October 11 is National Coming Out Day, a day dedicated to raising awareness of civil rights for the lesbian, gay, bisexual, transgender and queer community. It started in 1988 in Washington, DC, to foster an environment where living openly and honestly is possible for all LGBTQ+ members. When people know someone who is LGBTQ+, they are far more likely to support equality under the law.
Coming out is one of the most courageous acts any LGBTQ+ person can make. BJC EAP would like to share the following tips offered by The Human Rights Campaign’s A Resource Guide to Coming Out:
Coming Out – General Tips
- Be patient with yourself. It’s not necessary to tell everyone at once. Take your time.
- Don’t push yourself.
- Start small. It can be easier to start by telling friends than by telling family. Find allies in your family. If you think a brother or sister or cousin will be easier to tell, start there.
- Develop a support network of friends who are accepting and supportive.
- Be positive. When you come out to someone, you set the tone.
- Find resources or get a mentor to talk to.
- Don’t come out in anger or retaliation.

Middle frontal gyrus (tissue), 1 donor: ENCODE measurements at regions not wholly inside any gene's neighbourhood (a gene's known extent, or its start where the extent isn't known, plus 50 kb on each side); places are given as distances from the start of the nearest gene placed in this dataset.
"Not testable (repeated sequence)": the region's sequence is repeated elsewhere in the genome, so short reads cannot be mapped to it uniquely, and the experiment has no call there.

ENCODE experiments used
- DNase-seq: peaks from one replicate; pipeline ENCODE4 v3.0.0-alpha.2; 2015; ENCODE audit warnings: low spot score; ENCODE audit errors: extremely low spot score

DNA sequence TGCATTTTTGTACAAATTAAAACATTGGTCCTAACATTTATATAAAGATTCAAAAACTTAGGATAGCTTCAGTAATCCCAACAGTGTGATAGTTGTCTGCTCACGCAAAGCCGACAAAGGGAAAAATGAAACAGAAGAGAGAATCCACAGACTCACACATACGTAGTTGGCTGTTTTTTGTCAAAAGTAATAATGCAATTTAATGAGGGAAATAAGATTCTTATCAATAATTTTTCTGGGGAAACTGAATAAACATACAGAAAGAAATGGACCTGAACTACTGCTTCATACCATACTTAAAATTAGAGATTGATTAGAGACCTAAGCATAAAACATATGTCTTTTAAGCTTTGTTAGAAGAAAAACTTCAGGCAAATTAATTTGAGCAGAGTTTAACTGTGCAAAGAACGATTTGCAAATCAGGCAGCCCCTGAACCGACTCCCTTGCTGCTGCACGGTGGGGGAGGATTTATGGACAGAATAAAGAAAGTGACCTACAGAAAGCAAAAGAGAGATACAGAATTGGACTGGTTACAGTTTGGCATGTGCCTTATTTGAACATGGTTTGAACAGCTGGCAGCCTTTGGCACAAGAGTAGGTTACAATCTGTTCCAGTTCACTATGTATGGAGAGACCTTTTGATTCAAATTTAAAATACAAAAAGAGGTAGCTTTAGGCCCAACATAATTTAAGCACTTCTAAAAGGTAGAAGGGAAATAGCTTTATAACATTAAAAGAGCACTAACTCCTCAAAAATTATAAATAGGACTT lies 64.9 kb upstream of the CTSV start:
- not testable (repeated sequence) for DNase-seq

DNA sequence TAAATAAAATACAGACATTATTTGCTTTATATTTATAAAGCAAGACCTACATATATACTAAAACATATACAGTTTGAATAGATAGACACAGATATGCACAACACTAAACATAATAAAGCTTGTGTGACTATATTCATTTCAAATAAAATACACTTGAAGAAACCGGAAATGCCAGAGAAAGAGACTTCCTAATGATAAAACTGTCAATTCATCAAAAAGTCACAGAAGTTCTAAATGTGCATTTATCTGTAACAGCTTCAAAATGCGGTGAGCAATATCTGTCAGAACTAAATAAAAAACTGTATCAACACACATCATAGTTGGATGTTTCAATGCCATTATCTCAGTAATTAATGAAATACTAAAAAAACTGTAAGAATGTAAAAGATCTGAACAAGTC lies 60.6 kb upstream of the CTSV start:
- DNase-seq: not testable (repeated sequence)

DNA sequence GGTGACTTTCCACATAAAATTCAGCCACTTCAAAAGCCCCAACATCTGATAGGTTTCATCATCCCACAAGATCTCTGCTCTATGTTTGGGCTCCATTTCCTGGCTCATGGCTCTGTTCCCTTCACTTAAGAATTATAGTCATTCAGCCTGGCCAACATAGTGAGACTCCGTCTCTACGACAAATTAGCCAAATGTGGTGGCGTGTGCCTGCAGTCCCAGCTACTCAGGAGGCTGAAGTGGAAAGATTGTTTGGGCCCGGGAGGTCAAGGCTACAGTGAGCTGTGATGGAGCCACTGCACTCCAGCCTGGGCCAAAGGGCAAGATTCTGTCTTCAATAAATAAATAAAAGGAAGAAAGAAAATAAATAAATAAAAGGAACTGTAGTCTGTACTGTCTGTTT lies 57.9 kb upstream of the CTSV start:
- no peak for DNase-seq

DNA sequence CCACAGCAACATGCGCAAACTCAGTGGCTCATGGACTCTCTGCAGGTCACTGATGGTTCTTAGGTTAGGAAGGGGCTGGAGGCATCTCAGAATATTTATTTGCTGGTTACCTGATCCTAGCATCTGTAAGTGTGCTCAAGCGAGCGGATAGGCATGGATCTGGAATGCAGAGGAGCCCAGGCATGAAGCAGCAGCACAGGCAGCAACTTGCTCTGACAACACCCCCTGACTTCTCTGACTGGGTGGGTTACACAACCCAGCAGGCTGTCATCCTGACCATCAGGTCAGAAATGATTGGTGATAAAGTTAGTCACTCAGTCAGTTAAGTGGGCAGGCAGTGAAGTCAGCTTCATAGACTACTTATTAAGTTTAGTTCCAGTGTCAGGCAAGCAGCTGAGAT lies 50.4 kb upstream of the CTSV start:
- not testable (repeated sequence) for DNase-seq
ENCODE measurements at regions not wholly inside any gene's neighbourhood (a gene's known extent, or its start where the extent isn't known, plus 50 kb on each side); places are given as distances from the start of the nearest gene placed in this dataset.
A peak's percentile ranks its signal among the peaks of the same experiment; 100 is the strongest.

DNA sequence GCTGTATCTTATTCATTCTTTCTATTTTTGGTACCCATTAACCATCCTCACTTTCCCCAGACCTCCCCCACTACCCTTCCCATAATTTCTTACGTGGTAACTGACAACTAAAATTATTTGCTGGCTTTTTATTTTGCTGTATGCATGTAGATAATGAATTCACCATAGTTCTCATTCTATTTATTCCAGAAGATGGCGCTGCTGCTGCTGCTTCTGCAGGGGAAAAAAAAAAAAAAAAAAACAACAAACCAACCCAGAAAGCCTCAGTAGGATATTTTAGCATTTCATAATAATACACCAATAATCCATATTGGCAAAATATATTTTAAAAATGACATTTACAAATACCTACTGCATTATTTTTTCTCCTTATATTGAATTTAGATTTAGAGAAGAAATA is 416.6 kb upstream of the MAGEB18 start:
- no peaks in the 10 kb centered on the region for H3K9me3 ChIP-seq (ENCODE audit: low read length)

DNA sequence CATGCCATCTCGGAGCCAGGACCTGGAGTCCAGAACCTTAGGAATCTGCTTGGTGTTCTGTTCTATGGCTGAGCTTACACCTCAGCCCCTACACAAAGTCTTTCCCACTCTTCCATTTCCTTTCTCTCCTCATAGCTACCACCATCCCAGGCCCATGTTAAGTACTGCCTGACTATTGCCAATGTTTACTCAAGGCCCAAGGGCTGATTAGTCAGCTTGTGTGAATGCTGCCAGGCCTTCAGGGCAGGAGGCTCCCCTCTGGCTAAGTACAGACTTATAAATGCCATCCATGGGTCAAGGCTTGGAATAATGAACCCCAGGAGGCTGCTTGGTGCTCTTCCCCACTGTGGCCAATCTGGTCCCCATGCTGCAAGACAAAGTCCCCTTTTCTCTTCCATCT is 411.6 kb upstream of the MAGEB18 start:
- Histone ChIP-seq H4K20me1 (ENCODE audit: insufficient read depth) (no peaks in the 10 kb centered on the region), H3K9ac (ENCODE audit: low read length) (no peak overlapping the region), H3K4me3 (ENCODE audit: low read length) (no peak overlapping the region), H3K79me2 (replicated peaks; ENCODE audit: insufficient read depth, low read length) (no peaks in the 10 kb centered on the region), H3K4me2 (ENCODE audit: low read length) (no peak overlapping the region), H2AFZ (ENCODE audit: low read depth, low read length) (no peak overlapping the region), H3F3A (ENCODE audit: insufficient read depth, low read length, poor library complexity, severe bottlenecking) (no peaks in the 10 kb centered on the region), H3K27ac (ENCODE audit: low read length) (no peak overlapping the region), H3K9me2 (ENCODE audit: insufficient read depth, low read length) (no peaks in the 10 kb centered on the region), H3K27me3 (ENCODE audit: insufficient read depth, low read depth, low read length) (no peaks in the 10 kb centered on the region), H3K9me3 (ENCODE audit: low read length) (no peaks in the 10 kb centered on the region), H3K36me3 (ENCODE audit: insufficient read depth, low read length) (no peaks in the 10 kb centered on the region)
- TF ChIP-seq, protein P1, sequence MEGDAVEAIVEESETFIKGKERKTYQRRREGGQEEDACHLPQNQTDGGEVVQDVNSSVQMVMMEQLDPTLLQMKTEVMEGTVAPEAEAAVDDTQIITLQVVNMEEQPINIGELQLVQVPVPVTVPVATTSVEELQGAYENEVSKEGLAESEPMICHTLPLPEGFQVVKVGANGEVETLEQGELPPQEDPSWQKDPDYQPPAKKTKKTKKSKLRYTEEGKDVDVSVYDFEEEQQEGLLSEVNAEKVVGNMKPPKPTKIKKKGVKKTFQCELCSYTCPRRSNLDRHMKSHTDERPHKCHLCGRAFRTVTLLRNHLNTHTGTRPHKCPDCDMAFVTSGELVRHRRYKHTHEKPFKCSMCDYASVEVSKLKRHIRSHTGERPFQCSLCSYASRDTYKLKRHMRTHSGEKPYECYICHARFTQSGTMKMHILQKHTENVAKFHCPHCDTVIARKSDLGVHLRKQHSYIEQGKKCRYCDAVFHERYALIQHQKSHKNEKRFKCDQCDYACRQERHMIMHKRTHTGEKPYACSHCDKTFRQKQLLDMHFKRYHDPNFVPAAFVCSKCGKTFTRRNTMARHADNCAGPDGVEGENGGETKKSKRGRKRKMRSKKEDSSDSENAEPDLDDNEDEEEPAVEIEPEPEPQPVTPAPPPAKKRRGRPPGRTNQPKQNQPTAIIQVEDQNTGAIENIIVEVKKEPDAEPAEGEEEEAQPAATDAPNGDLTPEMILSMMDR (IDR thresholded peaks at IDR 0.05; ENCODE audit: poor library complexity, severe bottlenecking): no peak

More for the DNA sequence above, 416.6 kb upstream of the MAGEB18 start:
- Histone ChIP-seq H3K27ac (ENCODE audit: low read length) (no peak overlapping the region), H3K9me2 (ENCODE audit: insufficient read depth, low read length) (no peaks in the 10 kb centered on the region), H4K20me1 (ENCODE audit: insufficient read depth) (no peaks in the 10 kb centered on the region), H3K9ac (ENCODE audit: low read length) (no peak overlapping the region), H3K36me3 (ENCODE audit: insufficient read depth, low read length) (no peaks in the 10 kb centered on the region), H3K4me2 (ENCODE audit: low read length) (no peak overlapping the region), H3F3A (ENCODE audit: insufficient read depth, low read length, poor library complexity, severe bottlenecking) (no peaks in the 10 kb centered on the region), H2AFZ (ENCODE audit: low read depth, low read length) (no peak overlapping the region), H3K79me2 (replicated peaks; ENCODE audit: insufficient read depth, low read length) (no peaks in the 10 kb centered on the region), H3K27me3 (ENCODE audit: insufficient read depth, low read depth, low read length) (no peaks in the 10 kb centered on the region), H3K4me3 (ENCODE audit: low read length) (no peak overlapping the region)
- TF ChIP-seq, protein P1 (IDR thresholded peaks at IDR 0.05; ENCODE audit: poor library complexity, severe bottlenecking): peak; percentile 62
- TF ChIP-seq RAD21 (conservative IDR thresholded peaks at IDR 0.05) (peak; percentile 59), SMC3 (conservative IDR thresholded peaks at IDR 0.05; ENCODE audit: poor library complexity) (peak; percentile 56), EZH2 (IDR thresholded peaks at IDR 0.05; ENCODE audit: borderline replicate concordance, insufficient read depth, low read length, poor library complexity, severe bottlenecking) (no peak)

- Be patient with others. Some people take longer to digest the information than others.
- Realize that they may need some time to adjust.
- Be firm. Identify as lesbian, gay, bisexual, or transgender (LGBT) or whatever word you use, if you’re sure.
- Assess the situation. If you’re unsure of your own sexual orientation or gender identity, find someone who can help support you during this time. Be aware that different people will have very different responses. Finding someone who will support you and also allow you to discover your own identity will be very helpful.
- Ask LGBT friends to share their coming out stories.
- Refer parent and friends to PFLAG or other resources that might help.
- Be prepared for different types of reactions.
Tips for When Someone Comes Out to You
- Be patient. Allow them to tell you at their own pace. Let them determine what is needed.
- Commit yourself as an ally. Let them know you are accepting.
- Don’t push. A person who is coming out may have a hard time talking about it.
- Keep their confidence and respect their privacy.
- Acknowledge the risk they took by coming out to you. Compliment their courage. Don’t minimize the importance of what they did by saying, “It doesn’t matter to me.”
- Instead say, “Thank you for trusting me.”
- Or say, “It doesn’t change how I feel about you,” or admit that it might change things in a positive way.
- Don’t overreact.
- Ask, “Is there anything I can do for you?”
BJC EAP is always available for support. Call 314.747.7490 or 888.505.6444.